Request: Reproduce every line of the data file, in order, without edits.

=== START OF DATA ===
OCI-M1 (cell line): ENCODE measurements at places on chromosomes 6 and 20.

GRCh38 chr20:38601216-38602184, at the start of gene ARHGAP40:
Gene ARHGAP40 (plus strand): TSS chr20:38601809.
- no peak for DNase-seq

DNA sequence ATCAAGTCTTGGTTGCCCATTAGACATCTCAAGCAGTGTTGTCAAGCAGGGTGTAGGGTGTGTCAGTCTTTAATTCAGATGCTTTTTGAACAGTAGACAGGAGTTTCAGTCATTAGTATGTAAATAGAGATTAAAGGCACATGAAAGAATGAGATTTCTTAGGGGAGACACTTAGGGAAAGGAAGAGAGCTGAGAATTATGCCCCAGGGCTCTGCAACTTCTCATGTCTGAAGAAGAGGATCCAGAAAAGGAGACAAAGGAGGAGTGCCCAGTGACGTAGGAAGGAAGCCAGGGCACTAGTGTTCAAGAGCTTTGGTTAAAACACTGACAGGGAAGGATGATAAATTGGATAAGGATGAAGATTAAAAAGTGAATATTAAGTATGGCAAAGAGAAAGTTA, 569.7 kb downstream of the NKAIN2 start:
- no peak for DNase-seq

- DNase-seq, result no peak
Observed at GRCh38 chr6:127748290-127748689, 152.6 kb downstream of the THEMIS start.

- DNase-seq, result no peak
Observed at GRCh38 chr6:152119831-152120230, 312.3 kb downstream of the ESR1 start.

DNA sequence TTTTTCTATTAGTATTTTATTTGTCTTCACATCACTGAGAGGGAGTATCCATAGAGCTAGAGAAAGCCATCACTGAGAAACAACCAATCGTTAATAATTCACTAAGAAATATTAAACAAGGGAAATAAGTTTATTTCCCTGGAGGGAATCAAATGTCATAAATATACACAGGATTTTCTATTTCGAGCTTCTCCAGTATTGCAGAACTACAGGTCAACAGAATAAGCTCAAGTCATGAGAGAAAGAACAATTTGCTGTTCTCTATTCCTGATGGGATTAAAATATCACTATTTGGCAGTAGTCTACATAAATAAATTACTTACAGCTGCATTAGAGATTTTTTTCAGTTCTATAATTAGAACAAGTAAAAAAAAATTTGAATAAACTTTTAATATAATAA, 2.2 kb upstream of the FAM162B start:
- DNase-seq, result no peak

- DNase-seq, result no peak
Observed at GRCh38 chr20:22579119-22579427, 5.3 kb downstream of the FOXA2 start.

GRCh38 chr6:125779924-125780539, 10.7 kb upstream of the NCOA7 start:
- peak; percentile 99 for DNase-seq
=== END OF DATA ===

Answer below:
OCI-M1 (cell line): ENCODE measurements at places on chromosomes 6 and 20.

GRCh38 chr20:38601216-38602184, at the start of gene ARHGAP40:
Gene ARHGAP40 (plus strand): TSS chr20:38601809.
- no peak for DNase-seq

DNA sequence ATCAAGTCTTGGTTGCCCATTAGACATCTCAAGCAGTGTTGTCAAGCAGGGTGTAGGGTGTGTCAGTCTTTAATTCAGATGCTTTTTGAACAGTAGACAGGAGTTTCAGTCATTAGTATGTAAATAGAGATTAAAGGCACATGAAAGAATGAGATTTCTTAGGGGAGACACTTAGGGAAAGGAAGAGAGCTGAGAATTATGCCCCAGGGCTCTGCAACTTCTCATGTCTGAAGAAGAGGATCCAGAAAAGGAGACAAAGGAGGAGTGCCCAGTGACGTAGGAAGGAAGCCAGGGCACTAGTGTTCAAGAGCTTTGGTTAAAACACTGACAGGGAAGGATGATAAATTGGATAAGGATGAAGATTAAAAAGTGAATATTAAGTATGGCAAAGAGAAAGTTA, 569.7 kb downstream of the NKAIN2 start:
- no peak for DNase-seq

- DNase-seq, result no peak
Observed at GRCh38 chr6:127748290-127748689, 152.6 kb downstream of the THEMIS start.

- DNase-seq, result no peak
Observed at GRCh38 chr6:152119831-152120230, 312.3 kb downstream of the ESR1 start.

DNA sequence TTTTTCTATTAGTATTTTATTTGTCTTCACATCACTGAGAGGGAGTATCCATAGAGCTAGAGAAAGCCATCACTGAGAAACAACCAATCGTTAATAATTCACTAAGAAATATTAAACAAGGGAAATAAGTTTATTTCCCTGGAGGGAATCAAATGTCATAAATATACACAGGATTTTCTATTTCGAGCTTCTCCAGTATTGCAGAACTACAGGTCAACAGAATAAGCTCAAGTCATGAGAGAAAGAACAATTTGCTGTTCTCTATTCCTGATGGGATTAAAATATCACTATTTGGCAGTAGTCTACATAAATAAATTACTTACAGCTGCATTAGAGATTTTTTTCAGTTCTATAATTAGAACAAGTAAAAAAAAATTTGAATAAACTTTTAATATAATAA, 2.2 kb upstream of the FAM162B start:
- DNase-seq, result no peak

- DNase-seq, result no peak
Observed at GRCh38 chr20:22579119-22579427, 5.3 kb downstream of the FOXA2 start.

GRCh38 chr6:125779924-125780539, 10.7 kb upstream of the NCOA7 start:
- peak; percentile 99 for DNase-seq